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Mark Antony's famous speech is a great example of a good speech.
The ability of Antony to convince an audience, who at the beginning were against him, of his point of view is remarkable. I particularly love the way in which he is able to turn the word honorable around to in fact mean dishonorable.
Antony confronts a crowd that is against him. In order to turn the crowd to his side he uses irony and rhetorical questions but without breaking his
word, not to wrong Brutus,
?I speak not to disprove what Brutus spoke?
Antony indirectly persuades the crowd that Brutus was wrong in killing Caesar and that Caesar's death should be avenged. The use of rhetorical questions in Antony's speech causes the crowd to question what they once thought.
"You loved him once, not without cause
What cause withholds you then to mourn for him??
This rhetorical question goes against Brutus by questioning his speech in which he so greatly demonized Caesar. Now the crowd is starting to turn against Brutus in favor of Antony. The audience question themselves. This in turn makes them question what Brutus once told them. ?Perhaps Brutus manipulated us to make us think along his lines?, they may have questioned.
He repeatedly states that ?Brutus is an honorable man?. The quote reveals much about the character of Brutus. Not only does Antony?s quote point, obviously, to the fact that Brutus is seen as an honorable man, but in its tone, it also raises questions as to whether this honor is suitably placed.
Brutus is seen by all of Rome as a good man and Antony sees the self-important side of Brutus which has developed from this. He notices this and uses it against Brutus. Through repeatedly stating the idea that ?Brutus is an honorable man?, he then points out the fact that Brutus is claiming to be so ?honorable? because he murdered Caesar.
Antony impressively turns the people from Brutus?s line of thought to his own. The respect from the people is not quite strong enough to hold when Brutus takes his supposed moral intentions and kills his friend Ceaser. Brutus? reputation, although good, is not good enough to cover such blatantly faulty motives, which were unnoticed before they were subtly pointed out by Antony.
?Brutus is an honorable man?. It is paradoxical how his words ring true with both truth and sarcasm. With Antony?s one brief line an entire portrait of Brutus is created. ?Brutus is an honorable man.? The statement is true. Brutus is honorable, but the underlying meaning behind Antony?s words is also true--Brutus is not honorable enough to decide the fate of all of Rome. Shakespeare?s ability to add depth, dimension, and humanity to a character in such few words is remarkable.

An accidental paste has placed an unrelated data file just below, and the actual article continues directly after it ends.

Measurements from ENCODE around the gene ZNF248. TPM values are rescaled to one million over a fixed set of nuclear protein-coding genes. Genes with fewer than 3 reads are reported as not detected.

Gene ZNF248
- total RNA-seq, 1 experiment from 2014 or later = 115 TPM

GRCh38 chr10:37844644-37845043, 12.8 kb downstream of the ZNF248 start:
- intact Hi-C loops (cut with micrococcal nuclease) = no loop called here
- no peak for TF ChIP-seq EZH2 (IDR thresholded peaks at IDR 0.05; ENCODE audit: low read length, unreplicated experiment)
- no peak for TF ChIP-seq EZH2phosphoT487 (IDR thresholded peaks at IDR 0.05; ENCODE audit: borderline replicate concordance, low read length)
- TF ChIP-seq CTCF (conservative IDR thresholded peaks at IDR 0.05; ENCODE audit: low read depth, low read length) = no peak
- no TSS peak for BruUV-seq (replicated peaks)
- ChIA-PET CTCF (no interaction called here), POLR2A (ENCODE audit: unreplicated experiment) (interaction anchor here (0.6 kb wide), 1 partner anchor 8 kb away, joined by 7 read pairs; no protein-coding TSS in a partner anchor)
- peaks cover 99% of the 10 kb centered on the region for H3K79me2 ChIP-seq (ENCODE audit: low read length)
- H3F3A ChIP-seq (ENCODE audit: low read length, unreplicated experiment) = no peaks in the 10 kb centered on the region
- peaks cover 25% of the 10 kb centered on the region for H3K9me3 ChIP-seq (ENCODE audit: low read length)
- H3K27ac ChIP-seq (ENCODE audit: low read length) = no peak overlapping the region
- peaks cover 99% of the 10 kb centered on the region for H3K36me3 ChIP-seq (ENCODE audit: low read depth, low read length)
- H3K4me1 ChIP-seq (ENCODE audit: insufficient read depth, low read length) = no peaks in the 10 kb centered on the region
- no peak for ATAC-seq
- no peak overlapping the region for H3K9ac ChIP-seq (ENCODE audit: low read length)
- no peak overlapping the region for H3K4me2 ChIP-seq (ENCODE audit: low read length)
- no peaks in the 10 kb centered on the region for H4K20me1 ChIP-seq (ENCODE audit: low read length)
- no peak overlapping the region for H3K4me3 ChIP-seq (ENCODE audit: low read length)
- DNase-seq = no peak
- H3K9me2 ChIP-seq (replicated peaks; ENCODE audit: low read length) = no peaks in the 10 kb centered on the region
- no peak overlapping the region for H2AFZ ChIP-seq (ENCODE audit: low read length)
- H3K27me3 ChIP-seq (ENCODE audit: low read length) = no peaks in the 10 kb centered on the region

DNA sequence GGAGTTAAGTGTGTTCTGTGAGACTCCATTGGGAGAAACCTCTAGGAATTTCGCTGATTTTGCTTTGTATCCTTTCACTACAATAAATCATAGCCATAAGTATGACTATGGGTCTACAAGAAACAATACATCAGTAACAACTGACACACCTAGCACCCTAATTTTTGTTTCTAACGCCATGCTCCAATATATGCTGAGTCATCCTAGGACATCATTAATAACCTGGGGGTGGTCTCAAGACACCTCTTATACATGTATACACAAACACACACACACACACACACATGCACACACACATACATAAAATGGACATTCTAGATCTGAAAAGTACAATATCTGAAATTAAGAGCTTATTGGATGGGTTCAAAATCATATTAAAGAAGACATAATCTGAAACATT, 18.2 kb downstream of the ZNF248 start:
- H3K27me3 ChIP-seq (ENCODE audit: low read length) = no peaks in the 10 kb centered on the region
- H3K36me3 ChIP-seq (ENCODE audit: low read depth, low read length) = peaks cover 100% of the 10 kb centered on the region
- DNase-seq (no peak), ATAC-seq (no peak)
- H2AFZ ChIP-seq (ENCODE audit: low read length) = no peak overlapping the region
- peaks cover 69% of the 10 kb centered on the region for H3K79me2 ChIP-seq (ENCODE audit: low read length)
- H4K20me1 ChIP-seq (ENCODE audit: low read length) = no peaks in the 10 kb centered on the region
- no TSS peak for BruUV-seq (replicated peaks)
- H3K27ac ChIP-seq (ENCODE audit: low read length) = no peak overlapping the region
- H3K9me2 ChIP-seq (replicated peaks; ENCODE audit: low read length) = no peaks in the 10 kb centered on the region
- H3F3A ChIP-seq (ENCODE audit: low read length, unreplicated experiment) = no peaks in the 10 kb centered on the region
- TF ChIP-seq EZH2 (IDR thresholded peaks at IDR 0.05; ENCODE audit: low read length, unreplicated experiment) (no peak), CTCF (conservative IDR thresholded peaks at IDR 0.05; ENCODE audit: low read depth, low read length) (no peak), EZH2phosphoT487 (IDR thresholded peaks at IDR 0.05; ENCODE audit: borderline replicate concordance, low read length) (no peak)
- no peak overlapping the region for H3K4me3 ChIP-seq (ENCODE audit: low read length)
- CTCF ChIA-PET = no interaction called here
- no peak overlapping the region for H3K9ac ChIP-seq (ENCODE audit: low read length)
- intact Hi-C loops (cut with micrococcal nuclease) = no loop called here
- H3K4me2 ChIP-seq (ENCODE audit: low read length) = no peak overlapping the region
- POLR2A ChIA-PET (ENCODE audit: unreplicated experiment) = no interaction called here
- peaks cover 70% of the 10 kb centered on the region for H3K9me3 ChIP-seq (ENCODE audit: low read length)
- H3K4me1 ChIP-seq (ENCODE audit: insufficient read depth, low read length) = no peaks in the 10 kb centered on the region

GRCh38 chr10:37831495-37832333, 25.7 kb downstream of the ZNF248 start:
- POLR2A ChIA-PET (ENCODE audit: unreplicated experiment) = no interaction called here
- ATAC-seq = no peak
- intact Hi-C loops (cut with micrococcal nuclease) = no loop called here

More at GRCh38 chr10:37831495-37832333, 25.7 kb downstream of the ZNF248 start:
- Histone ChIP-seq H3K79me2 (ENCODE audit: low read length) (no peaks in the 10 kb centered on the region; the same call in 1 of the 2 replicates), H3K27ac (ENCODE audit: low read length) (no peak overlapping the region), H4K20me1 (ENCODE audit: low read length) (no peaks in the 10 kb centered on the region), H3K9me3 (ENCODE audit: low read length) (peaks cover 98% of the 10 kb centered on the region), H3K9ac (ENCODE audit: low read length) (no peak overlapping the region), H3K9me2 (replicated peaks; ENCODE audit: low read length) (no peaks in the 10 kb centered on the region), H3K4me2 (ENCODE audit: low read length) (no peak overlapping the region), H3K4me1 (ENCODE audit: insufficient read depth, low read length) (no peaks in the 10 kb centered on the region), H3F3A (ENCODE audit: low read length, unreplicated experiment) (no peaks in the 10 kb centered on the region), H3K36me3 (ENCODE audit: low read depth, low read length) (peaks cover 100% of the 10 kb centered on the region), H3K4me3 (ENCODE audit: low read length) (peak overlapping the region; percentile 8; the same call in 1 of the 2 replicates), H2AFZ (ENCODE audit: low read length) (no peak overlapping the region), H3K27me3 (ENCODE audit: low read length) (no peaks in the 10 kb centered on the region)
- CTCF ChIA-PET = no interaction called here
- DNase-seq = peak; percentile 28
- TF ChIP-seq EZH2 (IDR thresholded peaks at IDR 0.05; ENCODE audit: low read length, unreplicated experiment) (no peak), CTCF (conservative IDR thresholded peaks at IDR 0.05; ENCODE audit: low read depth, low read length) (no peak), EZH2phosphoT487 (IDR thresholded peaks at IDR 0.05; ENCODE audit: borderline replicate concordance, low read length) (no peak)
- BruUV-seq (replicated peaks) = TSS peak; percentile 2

?Bear with me,
My heart is in the coffin there with Caesar,
And I must pause till it come back to me. ?
Marc Anthony?s speech calls for a dramatic pause, where he stops to ?regain his heart.? This line, however, is no more than a strategic and shrewdly placed break, where Anthony forces the crowd to decide if they are truly persuaded by his speech or not. It also shows how much Antony really cares for Ceaser. Antony wants emotion to override the crowd?s common sense.
To counter Brutus' claim that Caesar was a heartless tyrant, Antony says,
"How dearly he [Caeser] loved him.? Next, Antony humbles himself as "no orator, as Brutus is"
He hints that Brutus lied in his speech to deceive the crowd.
After that Antony deals his final blow by revealing to the crowd Caeser's will, in which
"To every Roman citizen he gives, to every several man seventy-five drachmas"
, aswell as land. He then asks the crowd,
"Here was a Caesar, when comes such another?" , which questions the conspirators ability to lead.
Antony then teases the crowd with Caesar's will, which the beg him to read, but he refuses. This make him out to be an honest and principled man and he tells the crowd to "have patience" and expresses his feeling that he will "wrong the honorable men whose daggers have stabbed Caesar" if he is to read the will. The crowd yells out "they were traitors. 'Honorable men" and we know that at this time they have completely turned against the Brutus and are incredibly angry about Caeser's death
One thing that is particularly noticeable throughout Antony?s speech is that he levels himself with the audience. Unlike Brutus who speaks in an intellectual manner, Antony speaks in the way his crowd would. Simply and easily understood. He treats the crowd as his equal and towards the end he flatters them,
?These are gracious drops.
Finally, Antony releases the crowd and utters, "Now let it work. Mischief, thou art afoot. Take thou course thou wilt." After this the crowd riots
After Antony gave his speech, his purpose was accomplished. He revenged Caesars death. This would not have been possible if he hadn't given his speech. For his speech to work he had to have an audience, a purpose and he had to use persuasive techniques.
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"Why Mark Antony's Speech so Effective in Persuading his Audience." 123HelpMe.com. 19 Dec 2014